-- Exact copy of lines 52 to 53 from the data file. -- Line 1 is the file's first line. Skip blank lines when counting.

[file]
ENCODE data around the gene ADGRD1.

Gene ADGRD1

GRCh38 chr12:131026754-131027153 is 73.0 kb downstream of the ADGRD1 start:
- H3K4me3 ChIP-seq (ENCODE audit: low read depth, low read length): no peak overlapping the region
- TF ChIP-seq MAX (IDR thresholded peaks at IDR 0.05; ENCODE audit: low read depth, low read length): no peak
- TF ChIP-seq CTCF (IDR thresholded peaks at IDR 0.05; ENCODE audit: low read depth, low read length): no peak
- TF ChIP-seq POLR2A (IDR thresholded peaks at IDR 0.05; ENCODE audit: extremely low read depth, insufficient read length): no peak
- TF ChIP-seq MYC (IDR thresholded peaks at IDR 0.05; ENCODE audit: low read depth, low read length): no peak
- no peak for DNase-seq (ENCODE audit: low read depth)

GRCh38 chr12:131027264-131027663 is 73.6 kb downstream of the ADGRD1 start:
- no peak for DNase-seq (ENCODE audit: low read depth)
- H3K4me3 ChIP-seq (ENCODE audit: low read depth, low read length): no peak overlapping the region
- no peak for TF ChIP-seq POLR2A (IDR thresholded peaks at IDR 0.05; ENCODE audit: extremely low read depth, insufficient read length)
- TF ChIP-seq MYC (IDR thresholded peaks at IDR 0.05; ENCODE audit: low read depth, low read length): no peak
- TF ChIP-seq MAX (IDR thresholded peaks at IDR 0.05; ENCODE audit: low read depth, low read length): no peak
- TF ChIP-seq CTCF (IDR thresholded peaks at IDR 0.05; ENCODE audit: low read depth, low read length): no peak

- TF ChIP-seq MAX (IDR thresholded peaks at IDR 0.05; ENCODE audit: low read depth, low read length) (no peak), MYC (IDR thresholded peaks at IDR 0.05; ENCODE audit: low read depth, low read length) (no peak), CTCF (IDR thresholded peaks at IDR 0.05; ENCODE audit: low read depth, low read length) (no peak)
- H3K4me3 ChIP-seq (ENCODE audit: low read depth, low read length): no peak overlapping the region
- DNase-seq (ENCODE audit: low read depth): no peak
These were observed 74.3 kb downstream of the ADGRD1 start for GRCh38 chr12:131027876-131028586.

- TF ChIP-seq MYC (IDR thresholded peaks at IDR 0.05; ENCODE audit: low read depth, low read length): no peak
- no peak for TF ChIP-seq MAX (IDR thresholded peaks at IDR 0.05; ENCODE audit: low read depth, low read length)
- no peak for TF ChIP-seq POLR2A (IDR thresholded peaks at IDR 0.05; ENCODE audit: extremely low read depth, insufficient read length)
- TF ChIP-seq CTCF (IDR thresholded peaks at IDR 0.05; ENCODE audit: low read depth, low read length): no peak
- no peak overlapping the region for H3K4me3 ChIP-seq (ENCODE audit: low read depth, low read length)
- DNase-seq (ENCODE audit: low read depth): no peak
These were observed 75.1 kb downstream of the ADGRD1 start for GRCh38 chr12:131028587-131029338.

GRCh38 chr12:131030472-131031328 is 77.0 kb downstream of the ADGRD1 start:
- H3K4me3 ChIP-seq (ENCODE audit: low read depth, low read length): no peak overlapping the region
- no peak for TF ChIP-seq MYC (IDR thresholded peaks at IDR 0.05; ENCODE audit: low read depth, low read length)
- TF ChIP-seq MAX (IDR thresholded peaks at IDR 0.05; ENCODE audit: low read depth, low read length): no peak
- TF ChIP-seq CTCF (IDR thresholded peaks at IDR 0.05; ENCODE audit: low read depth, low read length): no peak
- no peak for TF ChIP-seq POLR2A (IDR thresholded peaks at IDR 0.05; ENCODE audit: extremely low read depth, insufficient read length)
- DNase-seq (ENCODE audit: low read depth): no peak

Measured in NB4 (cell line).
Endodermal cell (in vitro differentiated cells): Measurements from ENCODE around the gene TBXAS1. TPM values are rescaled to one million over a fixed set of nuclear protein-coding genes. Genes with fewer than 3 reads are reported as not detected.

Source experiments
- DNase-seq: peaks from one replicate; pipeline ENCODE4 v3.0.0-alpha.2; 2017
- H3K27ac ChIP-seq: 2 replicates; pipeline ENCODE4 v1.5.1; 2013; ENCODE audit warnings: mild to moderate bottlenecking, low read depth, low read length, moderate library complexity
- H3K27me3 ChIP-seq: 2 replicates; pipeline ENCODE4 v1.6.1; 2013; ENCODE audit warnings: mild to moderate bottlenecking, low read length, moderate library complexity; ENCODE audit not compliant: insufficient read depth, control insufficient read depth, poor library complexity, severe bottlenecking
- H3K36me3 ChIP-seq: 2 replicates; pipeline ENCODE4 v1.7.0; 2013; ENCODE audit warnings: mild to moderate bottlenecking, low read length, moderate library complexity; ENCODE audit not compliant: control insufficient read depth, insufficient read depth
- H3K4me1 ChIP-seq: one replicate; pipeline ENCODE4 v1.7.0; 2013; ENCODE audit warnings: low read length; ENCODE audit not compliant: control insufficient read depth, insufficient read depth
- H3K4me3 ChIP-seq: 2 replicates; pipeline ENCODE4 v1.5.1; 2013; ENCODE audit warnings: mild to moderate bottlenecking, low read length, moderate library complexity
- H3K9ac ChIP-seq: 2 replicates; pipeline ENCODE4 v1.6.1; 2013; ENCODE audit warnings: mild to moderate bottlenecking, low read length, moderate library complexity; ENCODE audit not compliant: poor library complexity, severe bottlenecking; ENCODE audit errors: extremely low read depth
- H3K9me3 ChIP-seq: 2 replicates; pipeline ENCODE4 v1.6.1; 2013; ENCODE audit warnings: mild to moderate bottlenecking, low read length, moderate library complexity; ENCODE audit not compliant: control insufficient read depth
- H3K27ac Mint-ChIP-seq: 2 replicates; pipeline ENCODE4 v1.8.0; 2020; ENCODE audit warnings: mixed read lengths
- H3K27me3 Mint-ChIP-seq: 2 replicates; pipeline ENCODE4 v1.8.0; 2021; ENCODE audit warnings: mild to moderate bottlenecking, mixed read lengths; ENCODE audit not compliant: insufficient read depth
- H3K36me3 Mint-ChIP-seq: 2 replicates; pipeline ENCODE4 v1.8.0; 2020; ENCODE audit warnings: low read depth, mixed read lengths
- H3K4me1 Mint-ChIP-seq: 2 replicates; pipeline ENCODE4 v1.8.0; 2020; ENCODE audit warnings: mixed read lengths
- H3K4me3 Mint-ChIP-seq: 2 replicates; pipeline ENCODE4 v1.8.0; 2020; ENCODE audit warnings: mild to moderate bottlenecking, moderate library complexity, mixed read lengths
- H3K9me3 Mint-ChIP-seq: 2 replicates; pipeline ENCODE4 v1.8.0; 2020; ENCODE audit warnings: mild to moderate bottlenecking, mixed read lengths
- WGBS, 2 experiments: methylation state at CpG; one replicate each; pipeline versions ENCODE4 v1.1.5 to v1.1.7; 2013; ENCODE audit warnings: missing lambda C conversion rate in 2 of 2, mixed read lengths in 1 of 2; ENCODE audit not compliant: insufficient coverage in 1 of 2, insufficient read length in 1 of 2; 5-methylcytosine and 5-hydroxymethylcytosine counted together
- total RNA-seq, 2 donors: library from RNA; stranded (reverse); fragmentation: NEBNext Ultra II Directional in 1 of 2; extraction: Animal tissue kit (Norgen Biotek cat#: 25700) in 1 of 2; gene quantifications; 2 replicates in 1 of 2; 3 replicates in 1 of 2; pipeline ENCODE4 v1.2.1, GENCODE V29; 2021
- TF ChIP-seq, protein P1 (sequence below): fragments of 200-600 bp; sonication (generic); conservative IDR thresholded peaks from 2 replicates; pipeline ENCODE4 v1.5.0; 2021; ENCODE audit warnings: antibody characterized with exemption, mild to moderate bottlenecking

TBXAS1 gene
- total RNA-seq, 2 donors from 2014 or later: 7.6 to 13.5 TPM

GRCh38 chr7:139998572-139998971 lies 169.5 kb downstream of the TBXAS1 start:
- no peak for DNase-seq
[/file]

- WGBS, 2 experiments: methylation state at CpG; one replicate each; pipeline versions ENCODE4 v1.1.5 to v1.1.7; 2013; ENCODE audit warnings: missing lambda C conversion rate in 2 of 2, mixed read lengths in 1 of 2; ENCODE audit not compliant: insufficient coverage in 1 of 2, insufficient read length in 1 of 2; 5-methylcytosine and 5-hydroxymethylcytosine counted together
- total RNA-seq, 2 donors: library from RNA; stranded (reverse); fragmentation: NEBNext Ultra II Directional in 1 of 2; extraction: Animal tissue kit (Norgen Biotek cat#: 25700) in 1 of 2; gene quantifications; 2 replicates in 1 of 2; 3 replicates in 1 of 2; pipeline ENCODE4 v1.2.1, GENCODE V29; 2021